§5A-3-33d. Grounds for debarment.

(a) Grounds for debarment are:

(1) Conviction of an offense involving fraud or a felony offense related to obtaining or attempting to obtain a public contract or subcontract;

(2) Conviction of any federal or state antitrust statute relating to the submission of offers;

(3) Conviction of an offense involving embezzlement, theft, forgery, bribery, falsification, or destruction of records, making false statements, or receiving stolen property related to the performance of a contract;

(4) Conviction of a felony offense demonstrating a lack of business integrity or business honesty that affects the present responsibility of the vendor or subcontractor;

(5) Default on obligations owed to the state, including, but not limited to, obligations owed to the workers’ compensation funds, as defined in §23-2C-1 et seq. of this code, and obligations under the West Virginia Unemployment Compensation Act and West Virginia state tax and revenue laws. For purposes of this subdivision, a vendor is in default when, after due notice, the vendor fails to submit a required payment, interest thereon, or penalty, and has not entered into a repayment agreement with the appropriate agency of the state or has entered into a repayment agreement but does not remain in compliance with its obligations under the repayment agreement. In the case of a vendor granted protection by order of a federal bankruptcy court or a vendor granted an exemption under any rule of the Bureau of Employment Programs or the Insurance Commission, the director may waive debarment under §5A-3-33f of this code: Provided, That in no event may debarment be waived with respect to any vendor who has not paid all current state obligations for at least the four most recent calendar quarters, excluding the current calendar quarter, or with respect to any vendor who is in default on a repayment agreement with an agency of the state;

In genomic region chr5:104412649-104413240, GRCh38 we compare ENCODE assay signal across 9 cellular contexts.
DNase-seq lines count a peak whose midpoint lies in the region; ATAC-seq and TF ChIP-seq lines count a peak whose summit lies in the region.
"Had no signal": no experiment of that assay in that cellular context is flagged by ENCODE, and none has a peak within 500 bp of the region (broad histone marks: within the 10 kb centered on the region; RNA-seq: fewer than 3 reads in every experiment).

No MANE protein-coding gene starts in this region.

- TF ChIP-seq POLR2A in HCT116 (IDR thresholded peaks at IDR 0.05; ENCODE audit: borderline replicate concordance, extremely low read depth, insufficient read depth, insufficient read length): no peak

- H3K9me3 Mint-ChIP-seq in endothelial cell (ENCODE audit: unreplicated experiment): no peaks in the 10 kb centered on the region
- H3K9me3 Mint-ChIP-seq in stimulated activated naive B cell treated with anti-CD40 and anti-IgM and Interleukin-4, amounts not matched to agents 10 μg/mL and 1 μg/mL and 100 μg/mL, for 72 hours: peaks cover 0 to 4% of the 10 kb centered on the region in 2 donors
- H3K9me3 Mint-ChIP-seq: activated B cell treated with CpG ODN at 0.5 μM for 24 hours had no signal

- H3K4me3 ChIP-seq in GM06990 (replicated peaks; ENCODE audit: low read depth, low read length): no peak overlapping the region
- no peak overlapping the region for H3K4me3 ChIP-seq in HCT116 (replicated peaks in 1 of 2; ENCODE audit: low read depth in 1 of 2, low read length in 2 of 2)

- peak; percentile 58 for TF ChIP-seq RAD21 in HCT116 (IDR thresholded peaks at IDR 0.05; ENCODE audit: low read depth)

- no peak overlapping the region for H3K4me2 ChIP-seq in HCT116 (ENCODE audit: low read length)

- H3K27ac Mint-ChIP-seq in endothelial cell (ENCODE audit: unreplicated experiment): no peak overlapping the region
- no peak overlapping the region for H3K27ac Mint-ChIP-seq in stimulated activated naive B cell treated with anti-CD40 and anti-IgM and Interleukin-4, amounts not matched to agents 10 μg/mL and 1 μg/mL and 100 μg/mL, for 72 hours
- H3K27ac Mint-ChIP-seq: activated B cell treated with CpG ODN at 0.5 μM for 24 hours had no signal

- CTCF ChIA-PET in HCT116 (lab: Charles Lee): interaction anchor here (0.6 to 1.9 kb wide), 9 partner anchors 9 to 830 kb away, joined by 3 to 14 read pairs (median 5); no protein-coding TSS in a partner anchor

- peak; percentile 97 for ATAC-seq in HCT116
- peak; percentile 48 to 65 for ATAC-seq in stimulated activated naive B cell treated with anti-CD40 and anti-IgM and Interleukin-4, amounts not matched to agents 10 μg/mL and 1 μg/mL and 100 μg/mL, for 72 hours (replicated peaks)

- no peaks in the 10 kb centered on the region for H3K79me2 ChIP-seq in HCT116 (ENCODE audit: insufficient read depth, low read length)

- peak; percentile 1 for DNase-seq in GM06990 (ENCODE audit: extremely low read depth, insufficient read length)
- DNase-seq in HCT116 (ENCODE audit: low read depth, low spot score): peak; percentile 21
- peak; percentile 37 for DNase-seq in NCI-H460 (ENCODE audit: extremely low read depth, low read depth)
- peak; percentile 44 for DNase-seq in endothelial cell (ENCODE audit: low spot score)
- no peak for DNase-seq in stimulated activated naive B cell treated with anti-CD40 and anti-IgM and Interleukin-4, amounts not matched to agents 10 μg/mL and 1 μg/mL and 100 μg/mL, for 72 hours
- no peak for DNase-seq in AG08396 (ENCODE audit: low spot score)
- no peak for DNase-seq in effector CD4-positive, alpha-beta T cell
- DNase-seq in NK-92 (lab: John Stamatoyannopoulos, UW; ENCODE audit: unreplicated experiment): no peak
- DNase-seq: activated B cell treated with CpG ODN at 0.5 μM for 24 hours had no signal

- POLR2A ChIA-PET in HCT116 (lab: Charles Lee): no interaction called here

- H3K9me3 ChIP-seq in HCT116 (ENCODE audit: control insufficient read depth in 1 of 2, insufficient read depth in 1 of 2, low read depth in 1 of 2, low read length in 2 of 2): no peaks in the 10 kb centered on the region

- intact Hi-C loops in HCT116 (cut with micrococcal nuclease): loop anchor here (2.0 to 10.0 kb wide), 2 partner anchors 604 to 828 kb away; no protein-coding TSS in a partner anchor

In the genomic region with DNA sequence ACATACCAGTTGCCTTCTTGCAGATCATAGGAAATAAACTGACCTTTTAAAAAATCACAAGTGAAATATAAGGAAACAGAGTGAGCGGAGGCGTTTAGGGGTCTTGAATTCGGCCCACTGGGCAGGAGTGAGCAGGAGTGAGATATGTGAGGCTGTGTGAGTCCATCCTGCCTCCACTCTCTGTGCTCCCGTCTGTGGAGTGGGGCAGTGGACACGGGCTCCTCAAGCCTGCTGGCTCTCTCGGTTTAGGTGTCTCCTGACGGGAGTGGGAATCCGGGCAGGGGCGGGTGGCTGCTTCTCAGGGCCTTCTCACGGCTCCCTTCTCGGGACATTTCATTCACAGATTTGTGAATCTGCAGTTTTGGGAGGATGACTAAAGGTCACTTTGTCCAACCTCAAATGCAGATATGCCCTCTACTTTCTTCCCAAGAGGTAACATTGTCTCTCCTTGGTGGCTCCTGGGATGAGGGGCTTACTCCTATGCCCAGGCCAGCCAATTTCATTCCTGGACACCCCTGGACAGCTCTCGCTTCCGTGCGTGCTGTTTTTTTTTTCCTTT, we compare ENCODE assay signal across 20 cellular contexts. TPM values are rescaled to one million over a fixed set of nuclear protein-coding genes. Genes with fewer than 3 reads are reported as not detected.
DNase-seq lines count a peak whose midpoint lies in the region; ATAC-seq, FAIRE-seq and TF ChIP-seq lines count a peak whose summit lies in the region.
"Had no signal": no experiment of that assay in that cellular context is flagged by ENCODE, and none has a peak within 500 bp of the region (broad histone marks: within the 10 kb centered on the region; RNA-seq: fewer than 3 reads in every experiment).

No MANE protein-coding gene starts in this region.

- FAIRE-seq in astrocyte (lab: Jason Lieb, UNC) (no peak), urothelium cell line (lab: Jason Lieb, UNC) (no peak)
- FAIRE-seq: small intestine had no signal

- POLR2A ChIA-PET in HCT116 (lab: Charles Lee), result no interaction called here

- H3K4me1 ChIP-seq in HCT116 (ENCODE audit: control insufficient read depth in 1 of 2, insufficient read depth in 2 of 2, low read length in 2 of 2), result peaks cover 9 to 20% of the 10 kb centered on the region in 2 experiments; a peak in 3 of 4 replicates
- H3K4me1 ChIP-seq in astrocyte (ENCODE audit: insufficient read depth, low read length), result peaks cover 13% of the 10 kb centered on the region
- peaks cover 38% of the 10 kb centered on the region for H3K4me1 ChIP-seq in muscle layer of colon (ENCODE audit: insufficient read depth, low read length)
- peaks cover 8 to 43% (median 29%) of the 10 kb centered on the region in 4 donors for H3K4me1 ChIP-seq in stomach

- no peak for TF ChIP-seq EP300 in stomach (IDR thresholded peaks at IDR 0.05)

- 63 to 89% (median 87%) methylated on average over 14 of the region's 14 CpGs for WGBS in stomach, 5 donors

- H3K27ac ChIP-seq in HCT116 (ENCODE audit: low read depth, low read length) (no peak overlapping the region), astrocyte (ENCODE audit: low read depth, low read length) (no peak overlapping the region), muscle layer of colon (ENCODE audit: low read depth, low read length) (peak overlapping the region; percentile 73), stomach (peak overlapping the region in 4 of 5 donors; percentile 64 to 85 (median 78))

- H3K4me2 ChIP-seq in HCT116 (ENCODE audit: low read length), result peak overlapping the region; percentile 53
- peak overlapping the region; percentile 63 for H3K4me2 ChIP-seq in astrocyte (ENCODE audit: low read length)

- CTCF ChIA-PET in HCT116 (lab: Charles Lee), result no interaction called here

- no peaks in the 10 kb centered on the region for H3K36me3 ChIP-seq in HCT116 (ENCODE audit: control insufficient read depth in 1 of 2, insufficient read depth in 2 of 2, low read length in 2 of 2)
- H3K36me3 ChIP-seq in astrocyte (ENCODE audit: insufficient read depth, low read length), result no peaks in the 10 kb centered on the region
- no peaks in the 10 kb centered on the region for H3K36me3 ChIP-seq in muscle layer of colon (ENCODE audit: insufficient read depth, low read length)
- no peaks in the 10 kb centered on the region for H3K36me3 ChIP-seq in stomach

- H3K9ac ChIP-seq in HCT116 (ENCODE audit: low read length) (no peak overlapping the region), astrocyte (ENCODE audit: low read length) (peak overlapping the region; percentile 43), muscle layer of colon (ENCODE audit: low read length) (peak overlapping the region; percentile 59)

(6) The vendor is not in good standing with a licensing board, in that the vendor is not licensed when licensure is required by the law of this state, or the vendor has been found to be in violation of an applicable licensing law after notice, opportunity to be heard, and other due process required by law;

(7) The vendor is an active and knowing participant in dividing or planning procurements to circumvent the $25,000 threshold requiring a sealed bid or otherwise avoiding the use of a sealed bid;

(8) Violation of the terms of a public contract or subcontract for:

(A) Willful failure to substantially perform in accordance with the terms of one or more public contracts;

(B) Performance in violation of standards established by law or generally accepted standards of the trade or profession amounting to intentionally deficient or grossly negligent performance on one or more public contracts;

(C) Use of substandard materials on one or more public contracts or defects in construction in one or more public construction projects amounting to intentionally deficient or grossly negligent performance, even if discovery of the defect is subsequent to acceptance of a construction project and expiration of any warranty thereunder; or

(D) A repeated pattern or practice of failure to perform so serious and compelling as to justify debarment; or

(9) Any other cause of a serious and compelling nature amounting to knowing and willful misconduct of the vendor that demonstrates a wanton indifference to the interests of the public and that caused, or that had a substantial likelihood of causing, serious harm to the public.

(b) For the purposes of this section, the term “conviction” includes, but may not be limited to, the entering of a deferred prosecution agreement or a plea of guilty or nolo contendere, including pleading to a lesser or related offense in exchange for some form of prosecutorial leniency.